Bike Social caught up with Moto2 championship leader Scott Redding during the mid-season break to find out what his plans are for next season and his thoughts on leading the championship.
With a lead of 23 point lead, would you say the 2013 Moto2 Championship is yours to lose?
Pol (Espargaro, 2nd place) has been pretty strong, but I knew that he would be – I knew that a rider of his level isn’t going to lose what he has already got. He has always been fast and he has had a good past few races, and I had a good battle with him in Assen. In Sachsenring I had a problem with a tyre, that’s racing – it can go either way, we just need to get back on top of our game and keep and maintain what we did at the beginning of the season.
You’ve been quoted as saying ‘confidence just seems to make everything that little bit easier.’ Has that been the key to your success this season?
I think that it’s more preparation that started the run of success. When you get the confidence it just seems to help going into a race knowing that you do have a chance of winning, and do have a chance of being on the podium – that’s what makes a big difference to me.
Has there been a defining moment this season when you’ve thought ‘I’m on top of my game now and this is my time to step up to the plate’?
I had that mentality even before the season started, and we had a discussion back then and it was like, “if you want to get into MotoGP you’ve got to do everything you can to win this championship”. So I went off to pre-season and winter testing and every time I was training, every time I was thinking of racing, I thought “you know you’ve got to do everything you can to win this”. That’s what I am trying to do.
You’ve had some great tussles on the track this season. Who is the rider you least like to see on your tail, and why?
Either Johann Zarco, Alex de Angelis or Simone Corsi because they all have the same idea, they seem to have the urge to try and make you make a mistake. They don’t seem to have anything to lose at this point in the season, they are not fighting for the championship, and if they are battling for their first win of the season or their first win at all in Moto2 they are going to do anything for it.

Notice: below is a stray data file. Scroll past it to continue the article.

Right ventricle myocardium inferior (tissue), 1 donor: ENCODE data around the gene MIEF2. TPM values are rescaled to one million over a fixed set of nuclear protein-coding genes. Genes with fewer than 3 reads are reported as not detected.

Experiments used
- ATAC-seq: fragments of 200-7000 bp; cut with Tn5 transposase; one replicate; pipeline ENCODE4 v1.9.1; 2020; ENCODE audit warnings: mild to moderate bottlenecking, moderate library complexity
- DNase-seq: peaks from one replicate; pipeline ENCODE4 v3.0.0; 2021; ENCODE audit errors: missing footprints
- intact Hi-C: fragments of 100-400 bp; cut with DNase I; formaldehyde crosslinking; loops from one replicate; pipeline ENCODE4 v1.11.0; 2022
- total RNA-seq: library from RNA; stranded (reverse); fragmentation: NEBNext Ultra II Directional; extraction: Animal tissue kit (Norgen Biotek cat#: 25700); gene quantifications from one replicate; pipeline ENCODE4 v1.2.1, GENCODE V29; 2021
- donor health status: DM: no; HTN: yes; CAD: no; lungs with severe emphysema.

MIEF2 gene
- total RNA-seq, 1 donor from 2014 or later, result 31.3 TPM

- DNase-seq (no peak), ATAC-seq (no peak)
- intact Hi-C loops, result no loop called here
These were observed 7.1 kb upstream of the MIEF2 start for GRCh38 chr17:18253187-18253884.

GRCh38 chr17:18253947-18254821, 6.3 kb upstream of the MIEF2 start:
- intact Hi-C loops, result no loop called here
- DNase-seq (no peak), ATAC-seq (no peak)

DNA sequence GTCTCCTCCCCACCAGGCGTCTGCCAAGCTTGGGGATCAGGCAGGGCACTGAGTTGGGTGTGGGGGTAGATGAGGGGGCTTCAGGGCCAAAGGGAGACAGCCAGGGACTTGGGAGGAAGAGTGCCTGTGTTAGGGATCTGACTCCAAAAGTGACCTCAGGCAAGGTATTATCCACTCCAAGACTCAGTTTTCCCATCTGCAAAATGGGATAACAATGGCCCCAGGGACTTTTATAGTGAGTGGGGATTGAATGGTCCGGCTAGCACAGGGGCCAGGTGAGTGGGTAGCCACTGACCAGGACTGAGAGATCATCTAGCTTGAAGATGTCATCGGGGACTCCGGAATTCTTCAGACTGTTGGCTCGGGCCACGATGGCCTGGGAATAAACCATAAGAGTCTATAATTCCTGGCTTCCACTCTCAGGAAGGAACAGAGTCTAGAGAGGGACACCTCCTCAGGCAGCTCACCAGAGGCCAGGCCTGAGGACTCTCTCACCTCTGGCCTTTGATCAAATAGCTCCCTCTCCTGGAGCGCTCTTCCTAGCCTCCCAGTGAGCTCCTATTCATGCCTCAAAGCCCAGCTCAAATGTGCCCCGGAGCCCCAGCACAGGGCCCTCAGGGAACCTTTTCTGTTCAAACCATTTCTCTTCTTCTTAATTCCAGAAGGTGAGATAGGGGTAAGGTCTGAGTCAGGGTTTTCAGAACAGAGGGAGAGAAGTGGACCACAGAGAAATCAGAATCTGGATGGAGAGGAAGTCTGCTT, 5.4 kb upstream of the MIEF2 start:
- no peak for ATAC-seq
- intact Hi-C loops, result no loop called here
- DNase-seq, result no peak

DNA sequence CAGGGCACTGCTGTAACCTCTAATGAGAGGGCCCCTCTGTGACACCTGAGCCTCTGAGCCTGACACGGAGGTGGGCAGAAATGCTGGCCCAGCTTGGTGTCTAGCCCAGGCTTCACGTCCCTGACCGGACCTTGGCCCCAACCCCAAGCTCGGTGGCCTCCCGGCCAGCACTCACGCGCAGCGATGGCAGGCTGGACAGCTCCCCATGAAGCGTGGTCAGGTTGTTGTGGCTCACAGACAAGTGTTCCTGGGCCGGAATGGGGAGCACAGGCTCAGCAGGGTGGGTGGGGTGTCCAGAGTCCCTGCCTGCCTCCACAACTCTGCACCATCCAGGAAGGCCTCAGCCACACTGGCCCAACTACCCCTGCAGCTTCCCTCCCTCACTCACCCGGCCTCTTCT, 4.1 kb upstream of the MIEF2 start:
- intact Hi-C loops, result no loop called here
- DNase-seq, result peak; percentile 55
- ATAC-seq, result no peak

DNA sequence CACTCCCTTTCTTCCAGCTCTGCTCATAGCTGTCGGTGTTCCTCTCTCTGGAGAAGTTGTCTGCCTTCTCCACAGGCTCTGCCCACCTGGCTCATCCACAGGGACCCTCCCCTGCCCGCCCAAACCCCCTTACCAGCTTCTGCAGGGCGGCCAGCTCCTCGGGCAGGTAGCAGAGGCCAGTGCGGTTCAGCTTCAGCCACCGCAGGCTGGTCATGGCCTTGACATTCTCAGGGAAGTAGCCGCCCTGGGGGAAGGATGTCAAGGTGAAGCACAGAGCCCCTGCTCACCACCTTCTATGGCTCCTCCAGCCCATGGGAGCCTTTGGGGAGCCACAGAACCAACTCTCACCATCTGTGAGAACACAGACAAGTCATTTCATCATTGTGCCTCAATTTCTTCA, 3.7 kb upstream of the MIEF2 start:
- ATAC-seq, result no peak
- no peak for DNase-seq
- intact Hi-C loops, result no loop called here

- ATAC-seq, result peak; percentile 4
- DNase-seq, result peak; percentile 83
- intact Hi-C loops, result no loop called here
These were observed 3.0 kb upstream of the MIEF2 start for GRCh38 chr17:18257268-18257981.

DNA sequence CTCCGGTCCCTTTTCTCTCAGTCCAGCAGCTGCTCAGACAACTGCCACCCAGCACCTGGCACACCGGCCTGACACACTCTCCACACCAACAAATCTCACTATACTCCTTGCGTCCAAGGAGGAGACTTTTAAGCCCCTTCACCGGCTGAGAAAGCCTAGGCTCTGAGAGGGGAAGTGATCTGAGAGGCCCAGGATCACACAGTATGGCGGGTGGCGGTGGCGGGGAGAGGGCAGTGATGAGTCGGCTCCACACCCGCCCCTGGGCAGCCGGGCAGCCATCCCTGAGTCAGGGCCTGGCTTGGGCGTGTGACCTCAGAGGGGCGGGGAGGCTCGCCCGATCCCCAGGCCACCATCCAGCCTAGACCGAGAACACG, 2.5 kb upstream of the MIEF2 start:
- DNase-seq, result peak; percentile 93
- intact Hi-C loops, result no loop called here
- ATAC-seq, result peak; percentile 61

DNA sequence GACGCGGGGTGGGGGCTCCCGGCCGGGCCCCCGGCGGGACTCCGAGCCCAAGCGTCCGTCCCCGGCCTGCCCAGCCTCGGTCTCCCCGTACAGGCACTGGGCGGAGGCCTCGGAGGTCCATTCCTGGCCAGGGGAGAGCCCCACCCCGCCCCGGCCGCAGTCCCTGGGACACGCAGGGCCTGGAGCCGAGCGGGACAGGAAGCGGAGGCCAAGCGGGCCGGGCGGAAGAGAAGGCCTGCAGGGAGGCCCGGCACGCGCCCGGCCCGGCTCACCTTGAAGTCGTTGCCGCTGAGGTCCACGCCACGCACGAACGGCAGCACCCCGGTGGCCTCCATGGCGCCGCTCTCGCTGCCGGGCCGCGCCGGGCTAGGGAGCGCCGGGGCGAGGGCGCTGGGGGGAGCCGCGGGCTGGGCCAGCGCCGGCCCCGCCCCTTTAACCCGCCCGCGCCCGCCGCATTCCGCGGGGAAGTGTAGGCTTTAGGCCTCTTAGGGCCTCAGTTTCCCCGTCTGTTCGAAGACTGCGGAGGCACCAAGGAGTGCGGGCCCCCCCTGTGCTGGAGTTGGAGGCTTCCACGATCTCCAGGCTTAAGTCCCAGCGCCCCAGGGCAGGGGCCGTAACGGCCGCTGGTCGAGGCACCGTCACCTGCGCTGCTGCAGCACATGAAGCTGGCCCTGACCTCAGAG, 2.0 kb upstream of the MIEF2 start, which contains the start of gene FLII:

One of the highlights of the year must have been the win in Mugello but what else has made you smile under your helmet this season?
I think the first race in Qatar was good because just knowing that Pol wasn’t expecting what was going to happen before the weekend, and I did, that was the biggest thing. He thought he had it all wrapped up and then I stepped up my game during the race weekend and I think he knew already then it wasn’t going to be easy. We had some other good battles, especially the Assen race, and I know we should have won that but we had a little issue with the gearbox. But to battle the whole race like that – there were some quite hard moves but that’s how I like it!
It is no secret that your dream is to race in MotoGP – realistically how competitive can you be in your first year running in the big class?
Obviously it all comes down to the machine. If I had a factory bike beneath me then I would want to get the same results as Marquez. There is no reason why I can’t and why I shouldn’t. But I don’t think I will get a factory bike in my first year so we just have to do the best with what we’ve got, which in my eyes is winning. We can’t always do that though with under-graded machinery.
MotoGP World Champion before you turn 24?
I would like to think I can be, especially after this season having a good test of leading the championship and fighting for victories. Finding that mentality that you are going to be a world champion and want it that bad, if you can carry that underneath you with a good bike, then you end up with people like Lorenzo, Rossi & Stoner.
You tested the Desmosedici last year, how different are the Moto2 and MotoGP bikes?
I think it’s a difference between your local Ford Fiesta and an F1 car! It is totally different – you have technology, the tyres, the carbon brakes, it’s just a never-ending list of things you have got.
Of the current crop of MotoGP riders, who would you say has a similar riding style to you?
For me the only guy I can say is Marc Marquez. I have raced with him and he has the same mentality as me, a lot of things he does reminds me of myself. When I watch him race now I say, “okay now you have to make it” and as I say it he is already going for it. Also the way he attacks corners and goes on the throttle is also pretty similar to me I think.
Do you think that somebody like Marquez shows that you can take a style honed in Moto2 and apply it to a MotoGP bike, whereas before the consensus was that you had to adapt differently to the two bikes?